In the high-tech heist film "Sneakers," a team of computer hackers attempts to physically break into the secured secret headquarters of a criminal organization. Among the various barriers protecting the facility, the team encounters a voice-recognition device that responds to the phrase, "My voice is my passport; verify me."
Biometric technologies confirm an individual's identity by comparing patterns of physical or behavioral characteristics against those enrolled and stored in computer records. Hollywood films and sci-fi novels are rife with futuristic scenarios in which biometrics are used to grant access to secured facilities or information, to monitor personal activity, to control machines or to identify individuals.
In the real world, however, biometric technologies are more advanced than most movie-goers probably realize-and the future is, if not now, then right around the corner. In fact, biometrics are used in a broad range of applications, from securing airports and international borders to protecting banking and securities transactions.
Today, biometric "capture devices" of various types scan and analyze patterns of the face, fingerprint, hand, iris, skin and voice. The mathematical expression of the iris is the most detailed of any biometric technology, according to the International Biometric Industry Association of Washington. Dermal surface analysis is one of the latest biometric technologies, while the tried-and-true fingerprint biometric is the oldest and most relied upon. Face and hand imaging devices scan the three-dimensional geometry of the physical body, while voice recognition is the binary representation of the human voice and vocal tract.
Proponents of biometrics argue that this technology will play an ever-increasing role in safeguarding countries, enterprises, information and individuals. In an age of terrorism and identity theft, security experts in a variety of industries, including financial services, are evaluating the merits of biometrics as part of a comprehensive, integrated authentication approach to security.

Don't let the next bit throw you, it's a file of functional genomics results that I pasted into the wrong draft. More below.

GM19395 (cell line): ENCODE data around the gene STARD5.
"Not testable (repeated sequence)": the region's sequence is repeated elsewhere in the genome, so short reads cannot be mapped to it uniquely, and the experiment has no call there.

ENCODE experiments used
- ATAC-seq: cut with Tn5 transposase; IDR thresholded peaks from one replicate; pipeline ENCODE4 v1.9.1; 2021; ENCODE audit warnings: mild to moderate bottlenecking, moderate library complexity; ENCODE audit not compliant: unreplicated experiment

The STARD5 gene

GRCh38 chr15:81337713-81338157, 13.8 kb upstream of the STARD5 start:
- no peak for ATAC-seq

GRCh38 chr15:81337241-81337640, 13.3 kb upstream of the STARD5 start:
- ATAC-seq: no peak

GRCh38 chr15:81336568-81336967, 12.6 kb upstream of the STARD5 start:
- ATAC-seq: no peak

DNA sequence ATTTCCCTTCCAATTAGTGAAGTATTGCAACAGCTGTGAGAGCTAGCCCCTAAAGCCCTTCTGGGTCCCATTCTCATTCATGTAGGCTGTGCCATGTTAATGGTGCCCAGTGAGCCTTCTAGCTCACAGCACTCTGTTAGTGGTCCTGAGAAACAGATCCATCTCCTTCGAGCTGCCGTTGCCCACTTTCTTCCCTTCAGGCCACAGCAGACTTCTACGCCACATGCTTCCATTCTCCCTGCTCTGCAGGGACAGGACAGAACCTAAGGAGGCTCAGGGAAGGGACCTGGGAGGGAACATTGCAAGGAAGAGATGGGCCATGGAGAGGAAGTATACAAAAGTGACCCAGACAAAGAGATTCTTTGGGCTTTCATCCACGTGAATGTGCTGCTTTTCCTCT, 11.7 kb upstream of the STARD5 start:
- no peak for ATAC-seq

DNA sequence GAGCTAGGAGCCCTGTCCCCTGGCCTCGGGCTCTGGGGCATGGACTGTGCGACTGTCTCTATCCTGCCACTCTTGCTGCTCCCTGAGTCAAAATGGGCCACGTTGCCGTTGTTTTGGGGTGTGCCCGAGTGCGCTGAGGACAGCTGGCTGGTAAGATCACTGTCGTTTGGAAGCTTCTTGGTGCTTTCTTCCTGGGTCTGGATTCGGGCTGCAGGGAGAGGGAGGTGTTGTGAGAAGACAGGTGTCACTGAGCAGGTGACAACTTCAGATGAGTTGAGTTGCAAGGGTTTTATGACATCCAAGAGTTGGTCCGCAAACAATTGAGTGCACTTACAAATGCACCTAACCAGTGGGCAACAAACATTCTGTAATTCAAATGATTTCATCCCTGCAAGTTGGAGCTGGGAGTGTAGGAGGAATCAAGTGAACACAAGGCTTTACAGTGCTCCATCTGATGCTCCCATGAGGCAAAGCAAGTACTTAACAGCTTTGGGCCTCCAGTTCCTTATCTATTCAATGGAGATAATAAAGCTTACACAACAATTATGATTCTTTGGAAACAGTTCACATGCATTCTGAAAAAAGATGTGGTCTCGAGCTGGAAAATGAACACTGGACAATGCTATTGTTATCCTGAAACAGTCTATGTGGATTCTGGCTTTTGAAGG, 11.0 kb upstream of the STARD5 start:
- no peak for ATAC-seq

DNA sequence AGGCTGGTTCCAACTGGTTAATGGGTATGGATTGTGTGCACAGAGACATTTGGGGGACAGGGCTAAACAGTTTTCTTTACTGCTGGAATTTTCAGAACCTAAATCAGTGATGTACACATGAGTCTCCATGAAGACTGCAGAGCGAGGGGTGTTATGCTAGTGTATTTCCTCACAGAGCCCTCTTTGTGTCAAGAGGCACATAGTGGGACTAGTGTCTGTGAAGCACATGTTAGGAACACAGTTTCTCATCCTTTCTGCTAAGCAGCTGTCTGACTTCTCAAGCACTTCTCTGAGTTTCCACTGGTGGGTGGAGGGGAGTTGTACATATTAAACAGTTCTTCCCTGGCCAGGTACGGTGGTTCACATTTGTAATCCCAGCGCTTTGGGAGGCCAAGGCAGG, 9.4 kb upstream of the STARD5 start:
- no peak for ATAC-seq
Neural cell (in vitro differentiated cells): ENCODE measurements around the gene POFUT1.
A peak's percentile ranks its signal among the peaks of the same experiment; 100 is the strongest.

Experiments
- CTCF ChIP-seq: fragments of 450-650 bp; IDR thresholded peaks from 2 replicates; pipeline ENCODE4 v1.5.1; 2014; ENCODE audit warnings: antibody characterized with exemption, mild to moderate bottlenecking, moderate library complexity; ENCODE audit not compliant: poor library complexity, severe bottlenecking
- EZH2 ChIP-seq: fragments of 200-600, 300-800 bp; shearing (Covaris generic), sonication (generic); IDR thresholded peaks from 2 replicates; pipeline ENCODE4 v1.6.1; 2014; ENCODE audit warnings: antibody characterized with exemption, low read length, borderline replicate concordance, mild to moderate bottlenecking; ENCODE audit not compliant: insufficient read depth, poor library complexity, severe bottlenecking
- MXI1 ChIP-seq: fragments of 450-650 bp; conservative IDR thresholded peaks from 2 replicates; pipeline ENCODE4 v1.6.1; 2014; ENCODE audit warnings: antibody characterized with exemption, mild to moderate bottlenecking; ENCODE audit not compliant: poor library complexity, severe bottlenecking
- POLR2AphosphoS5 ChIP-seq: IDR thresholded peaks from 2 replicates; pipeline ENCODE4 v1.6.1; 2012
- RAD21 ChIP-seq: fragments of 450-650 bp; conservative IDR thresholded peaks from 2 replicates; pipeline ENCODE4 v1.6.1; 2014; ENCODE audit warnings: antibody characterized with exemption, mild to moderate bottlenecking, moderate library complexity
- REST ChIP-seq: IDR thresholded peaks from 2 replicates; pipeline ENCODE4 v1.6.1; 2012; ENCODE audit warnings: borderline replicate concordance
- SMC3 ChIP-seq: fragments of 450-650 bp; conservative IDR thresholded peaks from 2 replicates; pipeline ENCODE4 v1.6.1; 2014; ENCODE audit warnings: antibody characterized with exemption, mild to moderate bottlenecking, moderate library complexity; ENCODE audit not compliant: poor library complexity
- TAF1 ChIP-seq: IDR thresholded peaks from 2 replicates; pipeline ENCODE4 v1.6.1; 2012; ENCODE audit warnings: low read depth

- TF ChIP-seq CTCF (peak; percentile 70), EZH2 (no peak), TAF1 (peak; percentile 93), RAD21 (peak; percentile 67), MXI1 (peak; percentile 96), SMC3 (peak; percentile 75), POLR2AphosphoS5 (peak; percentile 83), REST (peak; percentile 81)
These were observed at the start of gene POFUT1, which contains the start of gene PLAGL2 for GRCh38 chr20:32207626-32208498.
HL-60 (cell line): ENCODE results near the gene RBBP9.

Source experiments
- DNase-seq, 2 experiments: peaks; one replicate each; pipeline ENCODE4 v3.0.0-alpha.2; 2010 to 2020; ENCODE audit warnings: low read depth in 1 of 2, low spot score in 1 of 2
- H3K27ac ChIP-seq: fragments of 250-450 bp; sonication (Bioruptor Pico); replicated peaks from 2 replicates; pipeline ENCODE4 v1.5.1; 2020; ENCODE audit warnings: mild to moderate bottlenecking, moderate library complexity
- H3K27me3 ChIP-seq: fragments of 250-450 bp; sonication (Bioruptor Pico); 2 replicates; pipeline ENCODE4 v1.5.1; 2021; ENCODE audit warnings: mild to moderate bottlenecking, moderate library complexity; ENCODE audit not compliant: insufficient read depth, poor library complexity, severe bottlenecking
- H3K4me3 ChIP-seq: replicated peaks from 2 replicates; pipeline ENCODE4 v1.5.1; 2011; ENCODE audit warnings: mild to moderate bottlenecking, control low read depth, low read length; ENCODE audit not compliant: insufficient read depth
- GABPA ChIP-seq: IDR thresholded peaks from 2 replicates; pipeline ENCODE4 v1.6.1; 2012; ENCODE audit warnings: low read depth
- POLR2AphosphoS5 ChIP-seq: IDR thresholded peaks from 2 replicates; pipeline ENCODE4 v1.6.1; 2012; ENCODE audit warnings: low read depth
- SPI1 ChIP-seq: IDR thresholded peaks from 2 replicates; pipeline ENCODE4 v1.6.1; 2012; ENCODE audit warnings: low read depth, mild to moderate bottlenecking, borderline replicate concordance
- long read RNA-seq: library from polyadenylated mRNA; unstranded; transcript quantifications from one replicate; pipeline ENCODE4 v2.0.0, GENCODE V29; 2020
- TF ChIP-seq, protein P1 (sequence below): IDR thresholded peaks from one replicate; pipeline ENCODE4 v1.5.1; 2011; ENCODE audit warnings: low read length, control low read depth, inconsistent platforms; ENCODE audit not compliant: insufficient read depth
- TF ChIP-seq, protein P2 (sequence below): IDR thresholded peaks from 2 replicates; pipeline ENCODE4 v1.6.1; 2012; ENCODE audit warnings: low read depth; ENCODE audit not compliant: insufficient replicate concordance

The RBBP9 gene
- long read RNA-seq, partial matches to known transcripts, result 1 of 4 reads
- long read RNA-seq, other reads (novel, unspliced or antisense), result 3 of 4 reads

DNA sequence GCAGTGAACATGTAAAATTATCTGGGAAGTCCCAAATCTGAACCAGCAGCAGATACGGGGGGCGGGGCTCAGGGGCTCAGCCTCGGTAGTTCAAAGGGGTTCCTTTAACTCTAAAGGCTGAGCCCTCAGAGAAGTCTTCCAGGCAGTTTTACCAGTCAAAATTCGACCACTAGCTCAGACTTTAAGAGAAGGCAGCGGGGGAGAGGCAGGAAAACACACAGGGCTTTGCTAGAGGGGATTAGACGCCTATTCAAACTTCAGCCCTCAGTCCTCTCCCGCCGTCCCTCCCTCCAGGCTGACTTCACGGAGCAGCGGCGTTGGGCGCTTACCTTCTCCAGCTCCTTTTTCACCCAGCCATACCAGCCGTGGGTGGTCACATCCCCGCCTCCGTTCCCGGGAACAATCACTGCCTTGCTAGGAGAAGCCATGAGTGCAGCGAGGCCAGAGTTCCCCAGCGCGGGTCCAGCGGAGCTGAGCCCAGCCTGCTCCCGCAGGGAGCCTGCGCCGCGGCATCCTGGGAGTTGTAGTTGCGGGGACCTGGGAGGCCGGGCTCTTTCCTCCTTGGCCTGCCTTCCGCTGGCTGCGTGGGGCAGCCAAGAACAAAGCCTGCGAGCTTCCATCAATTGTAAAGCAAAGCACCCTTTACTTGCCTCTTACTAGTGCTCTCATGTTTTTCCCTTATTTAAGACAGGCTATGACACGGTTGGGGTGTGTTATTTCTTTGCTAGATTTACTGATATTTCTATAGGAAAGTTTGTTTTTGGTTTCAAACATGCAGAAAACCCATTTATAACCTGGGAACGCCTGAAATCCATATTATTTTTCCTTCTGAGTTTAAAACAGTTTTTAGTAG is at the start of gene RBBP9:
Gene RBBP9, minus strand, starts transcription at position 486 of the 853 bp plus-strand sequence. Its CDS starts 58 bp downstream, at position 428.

In the past several years, an authentication protocol called "two-factor," or "strong" authentication, has been gaining ground as a tool for establishing identity and privileges. Authentication systems generally require individuals to present, as proof of identity, something they know (such as a password or PIN), something they have (such as a token or card), or-with the development of biometric technologies-something they are (such as a fingerprint, iris or voice).
With two-factor authentication, individuals seeking access provide two of these three factors, such as an ID card and a fingerprint, or a voice sample and an account number. Proponents of this approach argue that two-factor authentication could significantly reduce the incidence of online identity theft and fraud. And since biometrics are unique (no two fingerprints are alike, and even facial geometry remains relatively stable throughout one's lifetime), combining a biometric with another factor is a powerful tool and appropriate in many different situations.
Biometrics play a key role as part of a two-factor authentication system protecting critical areas at DST Systems' data center. At the high-security facility, biometric devices identify associates authorized to access restricted areas of the facility. In addition to showing an access badge, authorized associates place a finger on a scanner, and the system verifies the individual fingerprint (including pulse and temperature to ensure the fingerprint is actually from a living finger).
DST also has offered biometric authentication for consumer use since 2003. Voice recognition software integrated with DST's mutual fund and retirement recordkeeping platforms enables DST's clients' shareholders and plan participants to use their voices to access account information. Convenient and unobtrusive, voice authentication enables callers to speak their tax ID or account number (combining identification and two-factor authentication in one step), without being required to provide a PIN or password, which can be stolen, guessed or forgotten.
Voice verification technology relies on the unique matrix of numbers that represents the characteristics of a caller's voice and vocal tract. The technology measures behavioral characteristics as well as physical characteristics, so even a voice that is hoarse or nasal with a cold can be identified. This provides a great convenience not only for consumers struggling to remember numerous PINs and passwords, but potential cost savings for DST's clients, which typically realize shorter call duration and increased automation rates, not to mention brand reinforcement and reductions in PIN re-set and other administrative calls.
The future of biometrics captures the imagination, and there is no doubt that security experts, governments and businesses-as well as Hollywood producers-will continue to seek out new frontiers for this technology. In the meantime, business and consumer acceptance will continue to rise as cutting-edge applications become more commonplace, and phrases like, "My voice is my passport; verify me," move off the silver screen and into the vernacular of our time.
(c) 2006 Money Management Executive and SourceMedia, Inc. All Rights Reserved.